Psychology

Learn to think critically; not just about others, but also about yourself

In Alfred University's Psychology program, you'll learn about the many intricacies of human behavior, develop self-discovery skills and learn to think critically about yourself and others. This program provides you ample opportunities to personalize and self-direct your education with focused knowledge concentrations, supervised counseling courses, internships, directed research, independent study and more.

School/Division

Campus Locations

Main Campus - Alfred, NY

Major

Psychology (BA)

Minor

Psychology

The Psychology program gives students the option choosing from one or more of the following options: General, Clinical/Counseling, Experimental, Child and Industrial/Organizational psychology, or pairing any of these options with our MBA 4+1 graduate program.

Option 1: General Psychology
Option 2: Clinical/Counseling Psychology
Option 3: Scientific Experimental Psychology
Option 4: Child Psychology
Option 5: Industrial/Organizational Psychology
Option 6: MBA 4+1 Graduate Program


Option 1: General Psychology

All courses:

  • PSYC 101 Introduction to Psychology
  • PSYC 220 Psychological Methods and Statistics
  • PSYC 230 Psychological Research and Design 1
  • PSYC 310 Professional Preparation
  • PSYC 330 Neuropsychology
  • PSYC 497 Senior Seminar

One course from the following:

  • PSYC 251 Principles of Learning & Behavior Mod
  • PSYC 311 Sensation and Perception
  • PSYC 332 Cognitive Processes

One course from the following:

  • PSYC 118 Introduction to Adult Development and Aging
  • PSYC 261 Cognitive Development
  • PSYC 262 Social Development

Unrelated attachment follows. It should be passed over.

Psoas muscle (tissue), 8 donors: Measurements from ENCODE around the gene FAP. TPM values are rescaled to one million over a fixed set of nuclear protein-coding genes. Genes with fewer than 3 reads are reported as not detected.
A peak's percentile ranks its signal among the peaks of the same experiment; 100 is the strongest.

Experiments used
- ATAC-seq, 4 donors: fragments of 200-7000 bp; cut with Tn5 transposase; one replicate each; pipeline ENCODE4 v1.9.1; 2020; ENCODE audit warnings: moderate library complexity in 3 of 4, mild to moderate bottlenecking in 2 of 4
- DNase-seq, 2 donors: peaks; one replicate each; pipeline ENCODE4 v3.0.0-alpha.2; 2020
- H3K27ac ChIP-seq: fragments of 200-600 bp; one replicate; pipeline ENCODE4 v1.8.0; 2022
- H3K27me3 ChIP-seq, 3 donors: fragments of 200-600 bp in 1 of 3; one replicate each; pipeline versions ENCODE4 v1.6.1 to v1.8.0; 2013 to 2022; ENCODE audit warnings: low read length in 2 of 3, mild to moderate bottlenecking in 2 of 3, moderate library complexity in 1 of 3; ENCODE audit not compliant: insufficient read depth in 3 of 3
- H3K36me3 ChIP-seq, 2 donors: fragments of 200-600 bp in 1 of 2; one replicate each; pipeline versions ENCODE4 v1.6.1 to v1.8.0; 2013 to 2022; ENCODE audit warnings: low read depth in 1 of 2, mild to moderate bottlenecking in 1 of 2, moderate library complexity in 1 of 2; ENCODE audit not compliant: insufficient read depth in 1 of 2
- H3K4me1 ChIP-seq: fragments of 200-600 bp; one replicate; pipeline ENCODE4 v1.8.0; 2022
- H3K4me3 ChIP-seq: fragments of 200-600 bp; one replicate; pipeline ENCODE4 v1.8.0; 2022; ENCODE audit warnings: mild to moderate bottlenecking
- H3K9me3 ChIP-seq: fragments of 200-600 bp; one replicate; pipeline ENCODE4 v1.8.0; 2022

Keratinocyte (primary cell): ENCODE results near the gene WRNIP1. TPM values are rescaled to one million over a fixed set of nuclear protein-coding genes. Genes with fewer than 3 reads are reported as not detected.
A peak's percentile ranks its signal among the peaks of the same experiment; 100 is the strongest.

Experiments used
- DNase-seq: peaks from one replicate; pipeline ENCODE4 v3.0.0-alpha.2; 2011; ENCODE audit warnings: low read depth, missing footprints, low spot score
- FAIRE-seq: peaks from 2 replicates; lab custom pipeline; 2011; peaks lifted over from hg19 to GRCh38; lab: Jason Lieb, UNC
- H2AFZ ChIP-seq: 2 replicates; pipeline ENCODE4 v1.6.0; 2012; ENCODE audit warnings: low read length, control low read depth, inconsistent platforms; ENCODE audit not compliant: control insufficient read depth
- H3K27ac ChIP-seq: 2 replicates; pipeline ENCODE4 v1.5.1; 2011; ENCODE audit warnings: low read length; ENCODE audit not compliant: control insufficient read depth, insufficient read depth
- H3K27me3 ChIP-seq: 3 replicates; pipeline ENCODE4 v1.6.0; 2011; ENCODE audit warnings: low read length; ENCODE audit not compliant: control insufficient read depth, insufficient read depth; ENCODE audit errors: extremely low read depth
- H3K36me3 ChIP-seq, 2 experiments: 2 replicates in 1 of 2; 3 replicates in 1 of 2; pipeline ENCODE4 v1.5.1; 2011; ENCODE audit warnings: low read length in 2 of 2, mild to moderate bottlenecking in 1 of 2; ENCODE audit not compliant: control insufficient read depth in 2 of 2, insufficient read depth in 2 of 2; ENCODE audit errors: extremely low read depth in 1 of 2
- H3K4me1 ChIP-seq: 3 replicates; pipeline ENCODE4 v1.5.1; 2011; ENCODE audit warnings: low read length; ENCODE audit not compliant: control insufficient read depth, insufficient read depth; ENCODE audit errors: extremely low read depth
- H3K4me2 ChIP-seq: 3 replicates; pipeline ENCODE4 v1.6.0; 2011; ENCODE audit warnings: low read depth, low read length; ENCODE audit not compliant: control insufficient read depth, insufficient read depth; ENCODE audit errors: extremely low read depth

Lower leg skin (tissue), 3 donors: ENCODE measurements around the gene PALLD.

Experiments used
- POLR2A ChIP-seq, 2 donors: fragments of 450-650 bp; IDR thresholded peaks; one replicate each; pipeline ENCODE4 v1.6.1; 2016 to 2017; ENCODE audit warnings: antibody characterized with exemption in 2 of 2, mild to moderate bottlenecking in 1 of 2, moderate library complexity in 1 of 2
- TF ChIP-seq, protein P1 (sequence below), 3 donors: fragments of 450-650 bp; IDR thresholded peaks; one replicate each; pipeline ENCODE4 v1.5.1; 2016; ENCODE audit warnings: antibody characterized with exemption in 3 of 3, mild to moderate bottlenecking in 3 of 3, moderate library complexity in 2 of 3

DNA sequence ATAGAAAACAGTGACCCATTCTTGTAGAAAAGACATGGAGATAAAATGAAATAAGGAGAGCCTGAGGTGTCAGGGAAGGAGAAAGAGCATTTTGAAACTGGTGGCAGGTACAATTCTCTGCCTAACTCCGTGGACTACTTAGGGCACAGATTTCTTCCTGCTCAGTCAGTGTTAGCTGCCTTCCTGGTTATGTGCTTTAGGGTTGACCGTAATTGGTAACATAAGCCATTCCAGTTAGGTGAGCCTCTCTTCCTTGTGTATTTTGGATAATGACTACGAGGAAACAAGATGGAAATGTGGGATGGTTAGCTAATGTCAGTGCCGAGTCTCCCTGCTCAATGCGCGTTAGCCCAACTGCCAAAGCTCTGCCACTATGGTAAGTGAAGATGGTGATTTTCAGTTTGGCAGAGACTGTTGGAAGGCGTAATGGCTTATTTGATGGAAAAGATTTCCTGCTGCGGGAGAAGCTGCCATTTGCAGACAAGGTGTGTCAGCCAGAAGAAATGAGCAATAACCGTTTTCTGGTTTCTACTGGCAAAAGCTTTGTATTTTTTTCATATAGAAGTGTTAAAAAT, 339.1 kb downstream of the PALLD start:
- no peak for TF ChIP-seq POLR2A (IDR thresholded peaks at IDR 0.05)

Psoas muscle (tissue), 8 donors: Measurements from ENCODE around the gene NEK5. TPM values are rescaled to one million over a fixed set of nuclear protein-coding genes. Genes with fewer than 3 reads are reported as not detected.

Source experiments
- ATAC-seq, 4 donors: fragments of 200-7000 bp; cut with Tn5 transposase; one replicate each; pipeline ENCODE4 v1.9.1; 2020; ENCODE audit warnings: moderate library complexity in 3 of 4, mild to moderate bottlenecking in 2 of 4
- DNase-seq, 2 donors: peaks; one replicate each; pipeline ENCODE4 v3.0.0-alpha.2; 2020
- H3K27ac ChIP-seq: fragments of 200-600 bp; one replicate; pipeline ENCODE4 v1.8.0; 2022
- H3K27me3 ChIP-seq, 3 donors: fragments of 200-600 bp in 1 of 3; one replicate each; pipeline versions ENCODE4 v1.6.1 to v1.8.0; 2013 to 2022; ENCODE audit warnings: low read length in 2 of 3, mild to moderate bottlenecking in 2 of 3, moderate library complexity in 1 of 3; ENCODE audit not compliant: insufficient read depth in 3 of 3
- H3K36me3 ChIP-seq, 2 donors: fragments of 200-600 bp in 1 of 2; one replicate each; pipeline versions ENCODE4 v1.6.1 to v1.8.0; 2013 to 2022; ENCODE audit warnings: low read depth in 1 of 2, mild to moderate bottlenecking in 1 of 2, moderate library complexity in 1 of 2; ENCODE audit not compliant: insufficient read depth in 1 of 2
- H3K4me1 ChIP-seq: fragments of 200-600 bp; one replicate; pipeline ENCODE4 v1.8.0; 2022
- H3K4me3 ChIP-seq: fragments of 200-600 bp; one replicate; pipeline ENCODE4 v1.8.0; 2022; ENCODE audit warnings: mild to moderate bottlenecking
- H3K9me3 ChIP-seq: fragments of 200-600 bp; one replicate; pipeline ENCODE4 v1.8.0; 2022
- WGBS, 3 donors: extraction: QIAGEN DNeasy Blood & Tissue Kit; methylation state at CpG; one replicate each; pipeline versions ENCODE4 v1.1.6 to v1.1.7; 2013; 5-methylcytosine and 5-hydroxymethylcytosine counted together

One course from the following:

  • PSYC 282 Social Psychology
  • PSYC 341 Theories of Personality
  • PSYC 372 Psychology of Gender

One course from the following:

  • PSYC 210 Communication and Counseling Skills
  • PSYC 322 Health Psychology
  • PSYC 342 Psychopathology
  • PSYC 471 Child Psychopathology
  • PSYC 472 Child Interventions

Option 2: Clinical/Counseling Psychology

All courses:

  • PSYC 101 Introduction to Psychology
  • PSYC 210 Communication and Counseling Skills
  • PSYC 220 Psychological Methods and Statistics
  • PSYC 230 Psychological Research and Design I
  • PSYC 310 Professional Preparation
  • PSYC 330 Neuropsychology
  • PSYC 342 Psychopathology
  • PSYC 491 Clinical Procedures
  • PSYC 492 Clinical Practicum
  • PSYC 497 Senior Seminar

One course from the following:

  • PSYC 251 Principles of Learning & Behavior Mod
  • PSYC 311 Sensation and Perception
  • PSYC 332 Cognitive Processes

One course from the following:

  • PSYC 118 Intro to Adult Development and Aging
  • PSYC 261 Cognitive Development
  • PSYC 262 Social Development

One course from the following:

  • PSYC 341 Theories of Personality
  • PSYC 372 Psychology of Gender

Option 3: Scientific Experimental Psychology

All courses:

  • PSYC 101 Introduction to Psychology
  • PSYC 220 Psychological Methods and Statistics
  • PSYC 230 Psychological Research and Design I
  • PSYC 310 Professional Preparation
  • PSYC 330 Neuropsychology
  • PSYC 411 Research and Design II
  • PSYC 412 Research Practicum
  • PSYC 497 Senior Seminar

Two courses from the following:

  • PSYC 251 Principles of Learning & Behavior Mod
  • PSYC 311 Sensation and Perception
  • PSYC 332 Cognitive Processes

One course from the following:

  • PSYC 118 Intro to Adult Development and Aging
  • PSYC 261 Cognitive Development
  • PSYC 262 Social Development

One course from the following:

  • PSYC 341 Theories of Personality
  • PSYC 372 Psychology of Gender

One course from the following:

  • PSYC 210 Communication and Counseling Skills
  • PSYC 322 Health Psychology
  • PSYC 342 Psychopathology
  • PSYC 471 Child Psychopathology
  • PSYC 472 Child Interventions

Option 4: Child Psychology

All courses:

  • PSYC 101 Introduction to Psychology
  • PSYC 220 Psychological Methods and Statistics
  • PSYC 230 Psychological Research and Design I
  • PSYC 261 Cognitive Development
  • PSYC 262 Social Development
  • PSYC 310 Professional Preparation
  • PSYC 330 Neuropsychology
  • PSYC 497 Senior Seminar

One course from the following:

  • PSYC 251 Principles of Learning & Behavior Mod
  • PSYC 311 Sensation and Perception